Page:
Money Mondays: Be In The Know About Crypto

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YOU ARE JOINING US TODAY TO TALK ABOUT CRYPTOCURRENCIES. LET’S START WITH THE BASICS: WHAT ARE THEY?

 A cryptocurrency is a digital or virtual currency that uses encryption to secure and verify transactions and control and track the creation of new units of the currency. These currencies exist entirely online – there is no cash version of them – and they are privately regulated and governed. Unlike national currencies, they are not circulated or backed by governments or central banks. As such, a cryptocurrency’s value entirely based on another person’s perception of value, similar to gold. Historically this has meant the value of privately launched currencies are very volatile.

To generate confidence in the security and value, and to prevent fraud and counterfeiting, the inventor of Bitcoin invented a system called blockchain. Essentially an online record, blockchain securely logs every transaction. Every time anyone buys or sells bitcoin, the transactions get permanently and unalterably noted. This technology is what has made Bitcoin, and other cryptocurrencies viable, at least in theory.

HOW, AND WHY, ARE BITCOINS USED?

 Just like any other currency, cryptocurrencies are used as a means of exchange, as long as both parties have accounts. Supporters of these digital currencies note that they have commercial benefits since it is easier to use than government-issued currencies because there are no conversion costs. However, cryptocurrencies are regularly used for illicit or illegal transactions, or as a speculative investment.

BUT HOW SECURE IS IT REALLY? HAVEN’T WE HEARD ABOUT CRYPTOCURRENCY THEFT IN THE NEWS?

Great question. There have been a number of Bitcoin thefts since it was launched. Most recently, hackers stole $30 million from a South Korean Bitcoin exchange. In the wake of this and other thefts, digital currencies have shed $17 billion in value in recent days. Here is the thing about cryptocurrencies and blockchain – just because you log every transaction, it doesn’t mean you are safe from hacks. Remember, there is no such thing as a physical Bitcoin.

When you own Bitcoin, you actually own blockchain addresses – essentially long codes – which note how many units of the currency are at those addresses. You can store these addresses in a number of ways, but theft can occur if someone gains access to them. Once they have them, they can essentially launder them through other anonymous accounts.

ARE THESE CURRENCIES SOMETHING WE SHOULD CONSIDER INVESTING IN, EVEN WITH THE RISK?

Not in a million years. The problem with cryptocurrencies is that it is just a digital record. Nothing but faith in that record makes it worth anything. When you own a stock, you own a share of a company and its profits. If you own a bond, you have given a small loan to a company which they pay back with interest. These items have inherent value, even if the value fluctuates. Government-issued currencies, like the US dollar, are backed by “the full faith and credit” of the US government.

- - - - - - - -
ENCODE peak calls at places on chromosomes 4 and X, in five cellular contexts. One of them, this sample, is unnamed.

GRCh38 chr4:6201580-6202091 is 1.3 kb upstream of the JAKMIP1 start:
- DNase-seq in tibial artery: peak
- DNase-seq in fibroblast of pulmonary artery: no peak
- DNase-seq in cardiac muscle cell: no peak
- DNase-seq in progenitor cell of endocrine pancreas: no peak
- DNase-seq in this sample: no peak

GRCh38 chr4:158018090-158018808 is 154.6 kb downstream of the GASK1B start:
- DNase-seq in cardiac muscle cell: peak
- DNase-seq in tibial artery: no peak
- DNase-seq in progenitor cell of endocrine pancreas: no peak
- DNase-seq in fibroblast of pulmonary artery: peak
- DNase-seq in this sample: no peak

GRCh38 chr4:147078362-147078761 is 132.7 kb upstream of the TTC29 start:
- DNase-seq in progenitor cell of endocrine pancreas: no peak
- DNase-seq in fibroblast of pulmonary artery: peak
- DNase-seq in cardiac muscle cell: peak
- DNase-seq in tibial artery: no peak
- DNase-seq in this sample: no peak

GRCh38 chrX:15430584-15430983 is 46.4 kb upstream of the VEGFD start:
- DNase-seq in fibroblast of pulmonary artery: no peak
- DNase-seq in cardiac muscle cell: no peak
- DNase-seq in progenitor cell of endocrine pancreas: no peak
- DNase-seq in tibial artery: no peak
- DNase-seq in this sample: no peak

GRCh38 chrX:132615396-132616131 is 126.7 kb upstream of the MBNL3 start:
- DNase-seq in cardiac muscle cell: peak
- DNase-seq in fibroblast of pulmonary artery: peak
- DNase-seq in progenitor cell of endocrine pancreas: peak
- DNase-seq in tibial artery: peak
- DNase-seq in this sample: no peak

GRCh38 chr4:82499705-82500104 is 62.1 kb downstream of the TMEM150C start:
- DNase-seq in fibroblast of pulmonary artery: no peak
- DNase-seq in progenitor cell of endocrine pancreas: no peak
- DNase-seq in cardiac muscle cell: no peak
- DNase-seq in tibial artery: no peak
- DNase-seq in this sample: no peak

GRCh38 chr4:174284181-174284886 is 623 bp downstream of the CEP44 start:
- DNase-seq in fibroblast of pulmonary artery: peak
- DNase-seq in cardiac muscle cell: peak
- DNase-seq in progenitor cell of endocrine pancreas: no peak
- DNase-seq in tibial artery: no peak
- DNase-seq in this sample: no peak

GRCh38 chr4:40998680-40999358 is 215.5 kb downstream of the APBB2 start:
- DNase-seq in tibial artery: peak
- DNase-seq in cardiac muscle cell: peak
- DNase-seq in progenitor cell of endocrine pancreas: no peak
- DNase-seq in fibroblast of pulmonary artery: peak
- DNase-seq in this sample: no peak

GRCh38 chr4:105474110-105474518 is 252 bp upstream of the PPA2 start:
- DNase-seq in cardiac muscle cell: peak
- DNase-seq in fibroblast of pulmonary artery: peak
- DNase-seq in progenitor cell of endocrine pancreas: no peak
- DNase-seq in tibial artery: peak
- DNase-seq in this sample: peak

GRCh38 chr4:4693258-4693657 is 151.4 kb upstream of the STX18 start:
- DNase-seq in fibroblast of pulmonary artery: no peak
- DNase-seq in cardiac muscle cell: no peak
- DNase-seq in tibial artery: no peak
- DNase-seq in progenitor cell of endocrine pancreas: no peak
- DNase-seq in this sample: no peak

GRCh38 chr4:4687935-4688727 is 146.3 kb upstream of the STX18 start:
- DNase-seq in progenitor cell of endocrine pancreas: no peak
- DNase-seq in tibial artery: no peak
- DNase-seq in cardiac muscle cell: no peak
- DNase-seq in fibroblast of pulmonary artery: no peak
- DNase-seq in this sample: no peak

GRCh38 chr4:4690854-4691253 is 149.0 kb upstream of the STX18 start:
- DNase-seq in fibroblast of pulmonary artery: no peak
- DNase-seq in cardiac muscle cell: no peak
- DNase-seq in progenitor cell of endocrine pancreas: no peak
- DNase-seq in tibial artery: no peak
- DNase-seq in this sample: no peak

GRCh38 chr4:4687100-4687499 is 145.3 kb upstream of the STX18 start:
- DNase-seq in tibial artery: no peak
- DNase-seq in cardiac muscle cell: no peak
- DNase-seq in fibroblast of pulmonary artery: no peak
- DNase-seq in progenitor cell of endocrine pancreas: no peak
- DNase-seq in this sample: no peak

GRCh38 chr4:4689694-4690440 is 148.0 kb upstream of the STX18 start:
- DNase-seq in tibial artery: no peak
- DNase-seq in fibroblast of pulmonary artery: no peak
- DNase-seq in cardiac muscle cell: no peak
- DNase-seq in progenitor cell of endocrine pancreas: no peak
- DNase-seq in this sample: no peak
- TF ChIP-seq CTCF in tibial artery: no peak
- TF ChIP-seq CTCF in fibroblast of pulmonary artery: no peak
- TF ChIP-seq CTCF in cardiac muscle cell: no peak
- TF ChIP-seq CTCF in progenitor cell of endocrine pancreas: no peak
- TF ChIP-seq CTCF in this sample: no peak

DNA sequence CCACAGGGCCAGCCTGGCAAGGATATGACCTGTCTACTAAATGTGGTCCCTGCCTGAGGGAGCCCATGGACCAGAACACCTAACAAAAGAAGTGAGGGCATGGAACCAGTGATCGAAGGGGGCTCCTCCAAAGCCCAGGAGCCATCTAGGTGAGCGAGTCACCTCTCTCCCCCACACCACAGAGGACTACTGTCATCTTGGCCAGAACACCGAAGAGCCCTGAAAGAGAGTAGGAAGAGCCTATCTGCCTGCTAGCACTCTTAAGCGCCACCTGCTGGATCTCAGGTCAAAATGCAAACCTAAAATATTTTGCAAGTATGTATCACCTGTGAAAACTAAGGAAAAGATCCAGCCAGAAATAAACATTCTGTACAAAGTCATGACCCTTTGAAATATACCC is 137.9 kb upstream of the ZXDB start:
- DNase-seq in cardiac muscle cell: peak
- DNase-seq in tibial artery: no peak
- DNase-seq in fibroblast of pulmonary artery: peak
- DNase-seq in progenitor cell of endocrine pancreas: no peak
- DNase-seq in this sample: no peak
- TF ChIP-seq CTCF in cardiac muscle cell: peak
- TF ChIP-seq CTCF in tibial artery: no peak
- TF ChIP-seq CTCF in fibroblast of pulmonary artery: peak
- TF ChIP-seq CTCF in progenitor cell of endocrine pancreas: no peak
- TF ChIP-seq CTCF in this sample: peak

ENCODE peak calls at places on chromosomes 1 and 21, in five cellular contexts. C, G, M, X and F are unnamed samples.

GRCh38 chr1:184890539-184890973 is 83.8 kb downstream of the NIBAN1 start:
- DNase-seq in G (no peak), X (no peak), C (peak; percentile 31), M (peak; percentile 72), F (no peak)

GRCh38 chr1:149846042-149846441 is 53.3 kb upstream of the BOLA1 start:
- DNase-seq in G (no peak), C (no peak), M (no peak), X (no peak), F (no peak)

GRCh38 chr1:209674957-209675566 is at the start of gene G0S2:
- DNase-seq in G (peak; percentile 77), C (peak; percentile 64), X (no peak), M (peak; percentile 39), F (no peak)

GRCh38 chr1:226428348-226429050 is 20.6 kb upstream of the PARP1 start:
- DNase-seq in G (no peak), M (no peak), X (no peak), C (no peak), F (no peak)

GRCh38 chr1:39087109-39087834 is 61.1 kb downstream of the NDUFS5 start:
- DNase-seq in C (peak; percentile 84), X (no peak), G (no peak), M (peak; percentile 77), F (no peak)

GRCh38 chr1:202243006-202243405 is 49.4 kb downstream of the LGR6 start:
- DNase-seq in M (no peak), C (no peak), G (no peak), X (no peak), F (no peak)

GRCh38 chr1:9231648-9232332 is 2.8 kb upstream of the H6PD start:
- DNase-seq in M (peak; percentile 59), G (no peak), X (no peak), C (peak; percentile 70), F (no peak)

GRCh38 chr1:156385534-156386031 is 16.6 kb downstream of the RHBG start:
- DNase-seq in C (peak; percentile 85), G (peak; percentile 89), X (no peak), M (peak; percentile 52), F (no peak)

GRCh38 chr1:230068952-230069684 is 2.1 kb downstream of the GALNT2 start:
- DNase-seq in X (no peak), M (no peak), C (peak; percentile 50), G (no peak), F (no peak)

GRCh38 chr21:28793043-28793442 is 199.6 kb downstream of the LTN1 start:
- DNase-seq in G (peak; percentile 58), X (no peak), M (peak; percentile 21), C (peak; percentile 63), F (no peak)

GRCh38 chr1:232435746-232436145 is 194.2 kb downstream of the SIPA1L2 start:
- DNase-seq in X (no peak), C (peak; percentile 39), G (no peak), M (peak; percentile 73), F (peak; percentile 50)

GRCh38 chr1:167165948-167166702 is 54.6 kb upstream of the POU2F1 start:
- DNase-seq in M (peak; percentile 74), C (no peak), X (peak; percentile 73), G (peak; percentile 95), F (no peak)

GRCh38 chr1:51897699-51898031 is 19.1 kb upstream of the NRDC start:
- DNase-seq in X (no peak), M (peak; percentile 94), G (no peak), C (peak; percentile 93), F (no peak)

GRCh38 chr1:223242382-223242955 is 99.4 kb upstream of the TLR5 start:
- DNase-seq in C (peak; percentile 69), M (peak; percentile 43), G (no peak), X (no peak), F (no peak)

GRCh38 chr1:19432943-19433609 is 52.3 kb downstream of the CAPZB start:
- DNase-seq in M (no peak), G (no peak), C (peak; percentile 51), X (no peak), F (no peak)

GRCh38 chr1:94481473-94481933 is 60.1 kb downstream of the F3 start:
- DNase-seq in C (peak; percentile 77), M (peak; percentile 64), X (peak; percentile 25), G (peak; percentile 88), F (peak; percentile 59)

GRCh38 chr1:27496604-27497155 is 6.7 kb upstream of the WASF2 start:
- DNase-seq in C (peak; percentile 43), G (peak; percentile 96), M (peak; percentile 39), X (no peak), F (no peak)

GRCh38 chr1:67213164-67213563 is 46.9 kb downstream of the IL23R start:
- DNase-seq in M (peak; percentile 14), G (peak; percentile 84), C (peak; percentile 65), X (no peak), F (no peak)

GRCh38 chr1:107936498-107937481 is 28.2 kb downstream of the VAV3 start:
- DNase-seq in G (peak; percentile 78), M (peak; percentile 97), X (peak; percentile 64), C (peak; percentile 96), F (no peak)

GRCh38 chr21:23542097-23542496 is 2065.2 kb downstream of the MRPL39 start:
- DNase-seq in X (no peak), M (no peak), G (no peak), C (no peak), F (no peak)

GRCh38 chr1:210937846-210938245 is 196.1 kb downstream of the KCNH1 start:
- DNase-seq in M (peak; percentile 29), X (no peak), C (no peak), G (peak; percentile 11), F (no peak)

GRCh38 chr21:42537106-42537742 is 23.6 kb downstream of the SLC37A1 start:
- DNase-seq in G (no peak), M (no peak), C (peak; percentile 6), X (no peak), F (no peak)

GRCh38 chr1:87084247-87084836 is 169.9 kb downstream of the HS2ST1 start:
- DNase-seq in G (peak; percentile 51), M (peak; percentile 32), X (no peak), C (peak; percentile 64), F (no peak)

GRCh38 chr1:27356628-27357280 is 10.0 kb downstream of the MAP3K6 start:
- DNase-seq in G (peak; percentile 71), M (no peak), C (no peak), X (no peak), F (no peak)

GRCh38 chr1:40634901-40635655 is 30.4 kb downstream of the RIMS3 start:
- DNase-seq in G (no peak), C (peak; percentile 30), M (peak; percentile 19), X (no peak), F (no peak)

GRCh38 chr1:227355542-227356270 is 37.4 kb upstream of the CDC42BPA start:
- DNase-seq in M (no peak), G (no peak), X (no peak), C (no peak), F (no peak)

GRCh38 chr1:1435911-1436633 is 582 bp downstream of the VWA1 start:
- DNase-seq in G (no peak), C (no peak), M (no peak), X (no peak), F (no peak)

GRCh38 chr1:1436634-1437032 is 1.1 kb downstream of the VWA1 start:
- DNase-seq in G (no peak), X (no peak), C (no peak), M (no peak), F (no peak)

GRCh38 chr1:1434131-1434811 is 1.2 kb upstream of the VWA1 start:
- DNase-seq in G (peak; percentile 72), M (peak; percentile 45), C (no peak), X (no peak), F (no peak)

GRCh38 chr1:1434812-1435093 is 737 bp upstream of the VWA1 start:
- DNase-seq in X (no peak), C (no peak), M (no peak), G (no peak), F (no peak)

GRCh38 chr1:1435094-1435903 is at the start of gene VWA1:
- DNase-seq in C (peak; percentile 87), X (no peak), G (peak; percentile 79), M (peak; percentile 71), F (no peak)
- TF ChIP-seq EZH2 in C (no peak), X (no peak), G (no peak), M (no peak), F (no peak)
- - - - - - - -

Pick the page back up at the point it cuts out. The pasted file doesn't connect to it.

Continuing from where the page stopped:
In contrast cryptocurrencies have no value beyond what someone will pay you for them. When you buy them, there is simply no guarantee they will be worth anything. They are just a bad idea. But don’t take it from me, take it from Warren Buffett, the greatest investor in history.

In January, during the Bitcoin bubble, he said he would never invest in Bitcoin or other cryptocurrencies and predicted the wildly popular assets would come crashing back to earth.

“I can say almost with certainty that cryptocurrencies will come to a bad end,” Buffett said. I agree completely, and I would advise everyone to steer clear of this trend.

Mellody Hobson is President of Ariel Investments, a Chicago-based money management firm that serves individual investors and retirement plans through its no-load mutual funds and separate accounts. Additionally, she is a regular financial contributor and analyst for CBS News.

 

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One thought on “Money Mondays: Be In The Know About Crypto

  1. I respectfully disagree with Mrs Hobson’s assessment of crypto currencies. What a person does with it has nothing to do with its value. People still try to launder and conterfeit US currency, but it doesn’t , make it a bad choice in currencies. In the case of hacks, if the owners of those coins maintained their own records or backups of those coins, they could still prove ownership and thus, still have proof of possession.

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